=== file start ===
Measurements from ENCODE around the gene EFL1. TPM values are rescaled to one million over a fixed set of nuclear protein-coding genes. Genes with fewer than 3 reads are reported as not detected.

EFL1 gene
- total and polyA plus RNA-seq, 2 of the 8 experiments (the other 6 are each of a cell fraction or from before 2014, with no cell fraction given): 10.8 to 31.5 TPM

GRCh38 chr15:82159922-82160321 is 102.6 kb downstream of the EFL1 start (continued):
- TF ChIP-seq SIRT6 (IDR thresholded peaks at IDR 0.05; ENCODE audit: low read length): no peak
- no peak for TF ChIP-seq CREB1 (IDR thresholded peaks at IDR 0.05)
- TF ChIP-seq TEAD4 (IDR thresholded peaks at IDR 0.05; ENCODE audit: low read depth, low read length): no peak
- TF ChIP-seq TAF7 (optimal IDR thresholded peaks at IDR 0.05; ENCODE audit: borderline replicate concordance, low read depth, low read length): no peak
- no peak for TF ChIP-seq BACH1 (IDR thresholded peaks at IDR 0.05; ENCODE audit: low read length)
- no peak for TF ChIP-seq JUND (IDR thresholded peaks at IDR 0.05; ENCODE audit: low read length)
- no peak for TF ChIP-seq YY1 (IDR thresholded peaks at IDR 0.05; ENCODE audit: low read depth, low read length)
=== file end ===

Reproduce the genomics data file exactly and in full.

Measurements from ENCODE around the gene EFL1. TPM values are rescaled to one million over a fixed set of nuclear protein-coding genes. Genes with fewer than 3 reads are reported as not detected.

EFL1 gene
- total and polyA plus RNA-seq, 2 of the 8 experiments (the other 6 are each of a cell fraction or from before 2014, with no cell fraction given): 10.8 to 31.5 TPM

GRCh38 chr15:82159922-82160321 is 102.6 kb downstream of the EFL1 start (continued):
- TF ChIP-seq SIRT6 (IDR thresholded peaks at IDR 0.05; ENCODE audit: low read length): no peak
- no peak for TF ChIP-seq CREB1 (IDR thresholded peaks at IDR 0.05)
- TF ChIP-seq TEAD4 (IDR thresholded peaks at IDR 0.05; ENCODE audit: low read depth, low read length): no peak
- TF ChIP-seq TAF7 (optimal IDR thresholded peaks at IDR 0.05; ENCODE audit: borderline replicate concordance, low read depth, low read length): no peak
- no peak for TF ChIP-seq BACH1 (IDR thresholded peaks at IDR 0.05; ENCODE audit: low read length)
- no peak for TF ChIP-seq JUND (IDR thresholded peaks at IDR 0.05; ENCODE audit: low read length)
- no peak for TF ChIP-seq YY1 (IDR thresholded peaks at IDR 0.05; ENCODE audit: low read depth, low read length)